Images of the week

CRISPR Therapeutics

Submitted by: Karim Shalaby
Molecular Biology ; Created: 12 Oct 2020; Latest updated: 12 Oct 2020

The Clustered Regularly Interspaced Short Palindromic Repeats (CRISPR) genome editing system has been the focus of intense research in the last decade due to its superior ability to desirably target and edit DNA sequences. The applicability of the CRISPR-Cas system to in vivo genome editing has acquired substantial credit for a future in vivo gene-based therapeutic. Challenges such as targeting the wrong tissue, undesirable genetic mutations, or immunogenic responses, need to be tackled before CRISPR-Cas systems can be translated for clinical use. Hence, there is an evident gap in the field for a strategy to enhance the specificity of delivery of CRISPR-Cas gene editing systems for in vivo applications. Current approaches using viral vectors do not address these main challenges and, therefore, strategies to develop non-viral delivery systems are being explored. Peptide-based systems represent an attractive approach to developing gene-based therapeutics due to their specificity of targeting, scale-up potential, lack of an immunogenic response and resistance to proteolysis. In this review, we discuss the most recent efforts towards novel non-viral delivery systems, focusing on strategies and mechanisms of peptide-based delivery systems, that can specifically deliver CRISPR components to different cell types for therapeutic and research purposes.

DPSCs in Regenerative Therapy

Submitted by: Shinichiro Yoshida
Molecular Biology ; Created: 12 Oct 2020; Latest updated: 21 Oct 2020

Recently, dental pulp stem cells (DPSCs) and stem cells from human exfoliated deciduous teeth (SHEDs) have attracted substantial attention as promising cell sources for tissue regeneration. Here, we summarized the features of DPSCs and SHEDs such as high growth capacity, multipotency, expression of cell markers, immunomodulatory effects, and their potential to regenerate various somatic tissues.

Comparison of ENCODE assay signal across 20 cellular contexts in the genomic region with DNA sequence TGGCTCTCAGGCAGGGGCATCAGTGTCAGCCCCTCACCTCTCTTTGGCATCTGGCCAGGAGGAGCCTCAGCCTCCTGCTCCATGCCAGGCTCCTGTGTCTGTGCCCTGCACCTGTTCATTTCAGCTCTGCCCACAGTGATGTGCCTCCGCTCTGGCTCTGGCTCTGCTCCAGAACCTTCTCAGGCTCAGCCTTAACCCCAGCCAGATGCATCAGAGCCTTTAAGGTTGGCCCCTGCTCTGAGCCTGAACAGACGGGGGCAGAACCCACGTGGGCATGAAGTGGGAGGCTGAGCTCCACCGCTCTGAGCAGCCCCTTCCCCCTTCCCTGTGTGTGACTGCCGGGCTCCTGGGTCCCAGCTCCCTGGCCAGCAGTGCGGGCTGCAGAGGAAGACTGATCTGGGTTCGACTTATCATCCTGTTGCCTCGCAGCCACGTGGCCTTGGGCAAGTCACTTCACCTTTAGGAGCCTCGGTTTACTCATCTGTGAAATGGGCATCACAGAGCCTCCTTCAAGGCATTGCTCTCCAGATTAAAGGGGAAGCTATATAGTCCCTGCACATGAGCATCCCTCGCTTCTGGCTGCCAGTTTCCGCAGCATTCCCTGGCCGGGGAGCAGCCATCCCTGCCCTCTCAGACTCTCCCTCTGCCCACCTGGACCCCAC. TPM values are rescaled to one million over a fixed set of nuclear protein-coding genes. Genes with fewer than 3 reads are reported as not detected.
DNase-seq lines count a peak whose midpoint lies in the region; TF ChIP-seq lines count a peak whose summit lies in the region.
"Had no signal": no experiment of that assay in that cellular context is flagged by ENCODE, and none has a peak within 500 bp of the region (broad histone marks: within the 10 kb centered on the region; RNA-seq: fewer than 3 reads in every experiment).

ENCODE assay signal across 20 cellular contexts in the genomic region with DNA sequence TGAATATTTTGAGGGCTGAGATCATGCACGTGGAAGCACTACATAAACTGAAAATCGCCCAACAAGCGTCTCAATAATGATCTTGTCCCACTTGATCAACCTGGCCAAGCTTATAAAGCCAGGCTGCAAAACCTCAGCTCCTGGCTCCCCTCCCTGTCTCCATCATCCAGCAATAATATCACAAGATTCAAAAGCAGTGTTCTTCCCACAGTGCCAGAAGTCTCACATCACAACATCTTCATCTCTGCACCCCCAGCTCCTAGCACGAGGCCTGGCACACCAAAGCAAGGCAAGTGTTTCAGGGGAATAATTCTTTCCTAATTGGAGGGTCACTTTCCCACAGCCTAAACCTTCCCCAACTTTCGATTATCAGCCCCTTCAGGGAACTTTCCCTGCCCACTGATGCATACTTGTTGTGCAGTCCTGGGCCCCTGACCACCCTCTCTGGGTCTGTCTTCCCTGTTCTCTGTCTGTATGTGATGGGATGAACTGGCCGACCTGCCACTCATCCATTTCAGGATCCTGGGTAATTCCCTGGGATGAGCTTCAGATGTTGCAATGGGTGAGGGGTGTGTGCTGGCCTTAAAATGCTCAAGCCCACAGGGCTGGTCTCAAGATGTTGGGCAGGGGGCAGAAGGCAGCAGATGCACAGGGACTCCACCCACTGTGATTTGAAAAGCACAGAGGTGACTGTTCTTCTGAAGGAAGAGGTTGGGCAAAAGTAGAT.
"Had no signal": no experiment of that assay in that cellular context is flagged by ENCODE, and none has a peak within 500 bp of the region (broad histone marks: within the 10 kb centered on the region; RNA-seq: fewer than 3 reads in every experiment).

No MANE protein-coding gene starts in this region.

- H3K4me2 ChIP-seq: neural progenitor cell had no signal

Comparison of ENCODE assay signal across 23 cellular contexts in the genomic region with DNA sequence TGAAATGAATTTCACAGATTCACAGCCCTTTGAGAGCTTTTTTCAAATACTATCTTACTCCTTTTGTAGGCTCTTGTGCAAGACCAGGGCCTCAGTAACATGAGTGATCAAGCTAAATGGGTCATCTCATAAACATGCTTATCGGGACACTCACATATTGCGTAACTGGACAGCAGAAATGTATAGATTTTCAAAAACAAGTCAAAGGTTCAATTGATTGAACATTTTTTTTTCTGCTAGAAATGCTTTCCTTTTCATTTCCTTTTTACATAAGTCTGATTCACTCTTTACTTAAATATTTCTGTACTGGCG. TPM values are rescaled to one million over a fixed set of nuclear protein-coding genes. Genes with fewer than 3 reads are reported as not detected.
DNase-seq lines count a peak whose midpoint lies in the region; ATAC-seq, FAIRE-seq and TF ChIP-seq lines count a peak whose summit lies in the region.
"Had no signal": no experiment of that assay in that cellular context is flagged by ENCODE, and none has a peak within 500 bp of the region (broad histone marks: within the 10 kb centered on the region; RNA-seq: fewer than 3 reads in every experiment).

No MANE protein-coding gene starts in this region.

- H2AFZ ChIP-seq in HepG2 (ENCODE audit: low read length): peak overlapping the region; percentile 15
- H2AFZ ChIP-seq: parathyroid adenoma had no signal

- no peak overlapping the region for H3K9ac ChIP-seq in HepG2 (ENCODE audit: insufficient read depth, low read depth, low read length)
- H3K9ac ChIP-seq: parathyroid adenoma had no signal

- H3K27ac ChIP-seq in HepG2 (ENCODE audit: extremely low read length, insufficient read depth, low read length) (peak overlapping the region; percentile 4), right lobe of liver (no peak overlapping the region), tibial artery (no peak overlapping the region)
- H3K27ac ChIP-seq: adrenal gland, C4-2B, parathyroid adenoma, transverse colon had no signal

Mesenchymal stem cells (MSCs) have the capacity for self-renewal and multilineage differentiation potential, and are considered a promising cell population for cell-based therapy and tissue regeneration. MSCs are isolated from various organs including dental pulp, which originates from cranial neural crest-derived ectomesenchyme. Recently, dental pulp stem cells (DPSCs) and stem cells from human exfoliated deciduous teeth (SHEDs) have been isolated from dental pulp tissue of adult permanent teeth and deciduous teeth, respectively. Because of their MSC-like characteristics such as high growth capacity, multipotency, expression of MSC-related markers, and immunomodulatory effects, they are suggested to be an important cell source for tissue regeneration.

Glucosinolates

Biochemistry ; Created: 12 Oct 2020; Latest updated: 12 Oct 2020